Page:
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Artwork that's out of this world

Portraits of Alex Turner (left) and David Bowie.

A Lees artist is preparing to launch his latest art installation on the surface of the moon. 

Simon Mound’s work is part of an innovative scheme which will blast off from Cape Canaveral, Florida, later this month, when Astrobotics, a company that holds a NASA contract for delivering lunar payloads, launches the Peregrine lander.

Peregrine will touch down in the Lacus Mortis region of the lunar surface three days later, and will be the first lunar landing for the space agency since the Apollo era.

Project Peregrine will see the launch of a small selection of Simon’s artwork in a time capsule onto the surface of the moon.

Simon Mound

Simon, 47, who has a studio at High Street, Lees, said: “My children had been watching a video by Jimmy Donaldson, an American philanthropist and vlogger, who was sending videos to the moon.

“I considered the possibility of sending artwork for a few days, made some enquiries, and set to work on creating a small selection of paintings, that would complement each other.

“Due to the nature of the project time scales were quite tight, however in the end everything came together quite easily, and the process was no more complicated than using any terrestrial courier service.”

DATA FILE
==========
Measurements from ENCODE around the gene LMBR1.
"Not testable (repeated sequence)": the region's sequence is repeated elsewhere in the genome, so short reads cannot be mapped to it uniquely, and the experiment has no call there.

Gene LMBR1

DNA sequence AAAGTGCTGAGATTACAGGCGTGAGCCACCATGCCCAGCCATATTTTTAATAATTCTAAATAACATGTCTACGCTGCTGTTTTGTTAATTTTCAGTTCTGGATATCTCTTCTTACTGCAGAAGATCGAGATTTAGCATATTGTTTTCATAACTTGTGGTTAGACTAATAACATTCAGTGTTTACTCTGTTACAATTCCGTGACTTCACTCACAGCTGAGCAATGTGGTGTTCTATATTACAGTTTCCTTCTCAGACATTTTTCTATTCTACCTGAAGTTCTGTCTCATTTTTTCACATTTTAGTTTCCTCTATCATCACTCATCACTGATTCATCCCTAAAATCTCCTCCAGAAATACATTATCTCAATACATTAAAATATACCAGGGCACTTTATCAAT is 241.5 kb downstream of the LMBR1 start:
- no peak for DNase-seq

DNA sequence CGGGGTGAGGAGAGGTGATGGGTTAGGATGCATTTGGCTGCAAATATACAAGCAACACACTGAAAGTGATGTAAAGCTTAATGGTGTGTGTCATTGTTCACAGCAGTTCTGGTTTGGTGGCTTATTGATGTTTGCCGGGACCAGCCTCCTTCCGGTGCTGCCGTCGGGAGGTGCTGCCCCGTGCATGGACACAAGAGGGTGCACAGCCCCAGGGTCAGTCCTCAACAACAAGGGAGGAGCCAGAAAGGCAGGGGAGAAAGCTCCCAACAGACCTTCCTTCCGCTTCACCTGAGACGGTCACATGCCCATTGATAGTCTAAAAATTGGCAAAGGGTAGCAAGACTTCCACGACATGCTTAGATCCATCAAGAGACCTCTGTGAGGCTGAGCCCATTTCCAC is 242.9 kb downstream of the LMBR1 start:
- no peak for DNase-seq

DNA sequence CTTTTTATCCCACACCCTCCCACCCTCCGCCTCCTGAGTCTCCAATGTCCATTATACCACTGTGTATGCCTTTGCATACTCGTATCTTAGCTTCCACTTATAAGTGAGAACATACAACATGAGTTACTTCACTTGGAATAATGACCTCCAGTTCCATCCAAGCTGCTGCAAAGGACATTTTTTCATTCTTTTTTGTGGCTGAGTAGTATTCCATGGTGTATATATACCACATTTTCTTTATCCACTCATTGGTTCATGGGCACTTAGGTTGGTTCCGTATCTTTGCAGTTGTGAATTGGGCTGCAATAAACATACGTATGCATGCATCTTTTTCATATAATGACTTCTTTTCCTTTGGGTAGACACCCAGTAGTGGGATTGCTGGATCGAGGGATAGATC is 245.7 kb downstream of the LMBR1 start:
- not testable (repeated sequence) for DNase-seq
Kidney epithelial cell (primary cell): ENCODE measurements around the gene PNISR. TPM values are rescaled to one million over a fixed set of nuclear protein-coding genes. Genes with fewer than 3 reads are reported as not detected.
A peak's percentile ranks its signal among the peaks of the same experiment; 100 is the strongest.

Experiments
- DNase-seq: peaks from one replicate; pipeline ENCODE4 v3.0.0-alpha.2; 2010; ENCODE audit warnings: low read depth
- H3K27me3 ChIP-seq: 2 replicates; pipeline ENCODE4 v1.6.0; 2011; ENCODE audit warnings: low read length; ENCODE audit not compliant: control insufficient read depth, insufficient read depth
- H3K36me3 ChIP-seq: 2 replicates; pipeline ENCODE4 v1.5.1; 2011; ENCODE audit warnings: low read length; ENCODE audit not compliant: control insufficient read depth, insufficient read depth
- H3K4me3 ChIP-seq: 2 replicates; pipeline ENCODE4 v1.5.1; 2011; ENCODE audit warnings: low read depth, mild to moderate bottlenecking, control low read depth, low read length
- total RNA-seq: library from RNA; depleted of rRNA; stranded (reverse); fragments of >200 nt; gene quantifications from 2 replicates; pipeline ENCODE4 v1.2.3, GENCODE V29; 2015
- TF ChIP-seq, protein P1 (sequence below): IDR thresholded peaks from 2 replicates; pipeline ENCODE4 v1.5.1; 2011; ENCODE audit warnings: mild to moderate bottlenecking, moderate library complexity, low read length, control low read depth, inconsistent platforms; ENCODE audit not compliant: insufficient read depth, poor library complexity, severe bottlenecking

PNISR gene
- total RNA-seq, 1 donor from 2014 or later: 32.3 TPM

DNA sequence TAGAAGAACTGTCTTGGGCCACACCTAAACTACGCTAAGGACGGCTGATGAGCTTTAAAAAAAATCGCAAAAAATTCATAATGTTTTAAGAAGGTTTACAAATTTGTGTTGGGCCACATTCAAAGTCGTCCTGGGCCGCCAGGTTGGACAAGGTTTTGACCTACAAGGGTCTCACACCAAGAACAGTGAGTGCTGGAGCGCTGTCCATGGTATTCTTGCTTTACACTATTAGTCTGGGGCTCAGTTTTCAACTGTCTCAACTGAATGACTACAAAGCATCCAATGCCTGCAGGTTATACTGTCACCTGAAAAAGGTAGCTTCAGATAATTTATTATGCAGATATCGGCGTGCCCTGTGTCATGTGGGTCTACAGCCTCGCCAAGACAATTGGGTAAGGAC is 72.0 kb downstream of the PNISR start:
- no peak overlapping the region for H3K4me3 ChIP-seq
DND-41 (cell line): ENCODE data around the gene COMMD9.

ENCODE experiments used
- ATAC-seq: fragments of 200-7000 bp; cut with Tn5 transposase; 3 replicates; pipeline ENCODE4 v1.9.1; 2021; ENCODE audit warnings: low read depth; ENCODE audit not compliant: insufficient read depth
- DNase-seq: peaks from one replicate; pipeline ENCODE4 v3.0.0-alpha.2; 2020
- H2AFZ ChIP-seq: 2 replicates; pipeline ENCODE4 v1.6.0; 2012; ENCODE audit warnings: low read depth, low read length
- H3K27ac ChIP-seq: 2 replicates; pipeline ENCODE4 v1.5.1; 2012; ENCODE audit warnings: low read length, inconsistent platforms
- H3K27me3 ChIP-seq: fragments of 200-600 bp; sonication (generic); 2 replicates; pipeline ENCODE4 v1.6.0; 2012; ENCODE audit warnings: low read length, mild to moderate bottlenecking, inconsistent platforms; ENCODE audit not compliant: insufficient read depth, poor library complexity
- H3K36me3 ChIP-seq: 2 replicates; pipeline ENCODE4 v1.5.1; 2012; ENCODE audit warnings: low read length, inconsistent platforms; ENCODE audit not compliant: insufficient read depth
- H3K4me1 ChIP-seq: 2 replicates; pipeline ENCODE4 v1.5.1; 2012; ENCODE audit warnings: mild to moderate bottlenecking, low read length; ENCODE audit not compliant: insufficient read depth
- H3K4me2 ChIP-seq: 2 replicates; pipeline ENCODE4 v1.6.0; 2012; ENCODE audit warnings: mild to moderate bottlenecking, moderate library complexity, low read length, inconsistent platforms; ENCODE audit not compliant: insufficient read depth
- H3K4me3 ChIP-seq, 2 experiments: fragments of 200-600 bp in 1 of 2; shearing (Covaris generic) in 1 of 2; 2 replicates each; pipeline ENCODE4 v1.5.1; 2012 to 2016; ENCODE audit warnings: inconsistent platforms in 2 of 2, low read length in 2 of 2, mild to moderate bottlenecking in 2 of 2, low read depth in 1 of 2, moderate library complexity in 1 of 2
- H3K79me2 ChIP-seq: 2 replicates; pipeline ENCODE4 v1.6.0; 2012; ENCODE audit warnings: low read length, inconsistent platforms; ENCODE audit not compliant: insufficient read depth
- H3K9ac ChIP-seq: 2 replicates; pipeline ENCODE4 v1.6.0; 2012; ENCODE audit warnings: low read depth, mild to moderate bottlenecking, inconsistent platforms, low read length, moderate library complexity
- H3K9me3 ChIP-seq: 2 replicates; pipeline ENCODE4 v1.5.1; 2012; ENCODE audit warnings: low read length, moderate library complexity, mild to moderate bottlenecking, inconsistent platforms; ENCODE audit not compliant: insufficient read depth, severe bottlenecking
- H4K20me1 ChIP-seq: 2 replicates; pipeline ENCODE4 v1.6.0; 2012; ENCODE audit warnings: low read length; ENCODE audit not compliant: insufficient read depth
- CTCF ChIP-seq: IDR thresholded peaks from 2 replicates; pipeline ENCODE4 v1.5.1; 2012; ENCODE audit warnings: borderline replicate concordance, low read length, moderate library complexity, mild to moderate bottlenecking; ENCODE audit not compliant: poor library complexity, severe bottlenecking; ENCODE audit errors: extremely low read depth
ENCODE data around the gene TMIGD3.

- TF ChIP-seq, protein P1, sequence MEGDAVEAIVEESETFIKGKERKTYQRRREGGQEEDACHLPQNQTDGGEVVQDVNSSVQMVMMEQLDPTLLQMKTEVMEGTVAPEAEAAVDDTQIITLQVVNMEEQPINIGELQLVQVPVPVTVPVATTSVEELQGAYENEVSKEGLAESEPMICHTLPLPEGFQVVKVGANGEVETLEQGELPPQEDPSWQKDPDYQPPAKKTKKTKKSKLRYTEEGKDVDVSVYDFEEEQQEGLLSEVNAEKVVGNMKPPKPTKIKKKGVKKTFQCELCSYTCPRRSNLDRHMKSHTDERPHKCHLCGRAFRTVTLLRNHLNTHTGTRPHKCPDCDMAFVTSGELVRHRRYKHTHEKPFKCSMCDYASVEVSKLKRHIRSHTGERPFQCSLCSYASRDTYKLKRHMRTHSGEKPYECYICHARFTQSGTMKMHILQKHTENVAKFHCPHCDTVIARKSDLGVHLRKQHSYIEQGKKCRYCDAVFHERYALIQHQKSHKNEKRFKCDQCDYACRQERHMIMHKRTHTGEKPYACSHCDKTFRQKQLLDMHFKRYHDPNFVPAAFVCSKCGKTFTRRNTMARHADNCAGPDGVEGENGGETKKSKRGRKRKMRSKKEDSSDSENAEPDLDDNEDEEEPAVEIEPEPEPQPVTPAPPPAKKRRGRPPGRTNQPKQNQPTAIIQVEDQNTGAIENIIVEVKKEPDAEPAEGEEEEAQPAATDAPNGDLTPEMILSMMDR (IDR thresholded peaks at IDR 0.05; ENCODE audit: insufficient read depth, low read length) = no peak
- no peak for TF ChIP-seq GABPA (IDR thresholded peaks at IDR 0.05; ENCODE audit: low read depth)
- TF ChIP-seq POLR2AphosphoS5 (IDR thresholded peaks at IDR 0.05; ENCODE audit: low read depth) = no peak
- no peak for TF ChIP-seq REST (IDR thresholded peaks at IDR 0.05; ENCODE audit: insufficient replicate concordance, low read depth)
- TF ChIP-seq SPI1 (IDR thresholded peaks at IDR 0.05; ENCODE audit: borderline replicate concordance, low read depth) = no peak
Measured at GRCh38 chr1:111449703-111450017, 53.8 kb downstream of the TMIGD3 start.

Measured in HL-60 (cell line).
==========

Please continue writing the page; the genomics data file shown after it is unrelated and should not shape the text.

Simon’s unique style of iconic pop portraits are now part of the lunar missions payload, including the star man himself David Bowie, Manchester legend Liam Gallagher, and Alex Turner from the Arctic Monkeys.

A portrait of Liam Gallagher 

“I’ve always been fascinated by space and thought it would be a cool thing to be involved in, also in the current climate, it’s going to be the ultimate socially distanced art installation,” Simon said. 

“I’ve filmed the entire process and I’m looking forward to releasing the final edit, with hopefully a film of the launch via NASA TV on the day.”

Simon, who creates his portraits using hand cut stencils and spray paint, began painting professionally in 2004.

“I’ve liked the process of screen printing since learning it at high school some 35 years ago,” he said.

“I wanted to couple its layering method of creating work with my interest in spray paint, my first piece was painted onto a guitar around 1991. 

“I’ve always kept my eye on different ways to exhibit work away from the confines of a gallery, and the opportunity to utilise the partnership that NASA has created with Astrobotics, has enabled me to present my work out of this world.”

Simon’s artwork can be viewed in his studio and online via his website www.simonmound.co.uk which will have full information about the impending launch as the historic event gets nearer.

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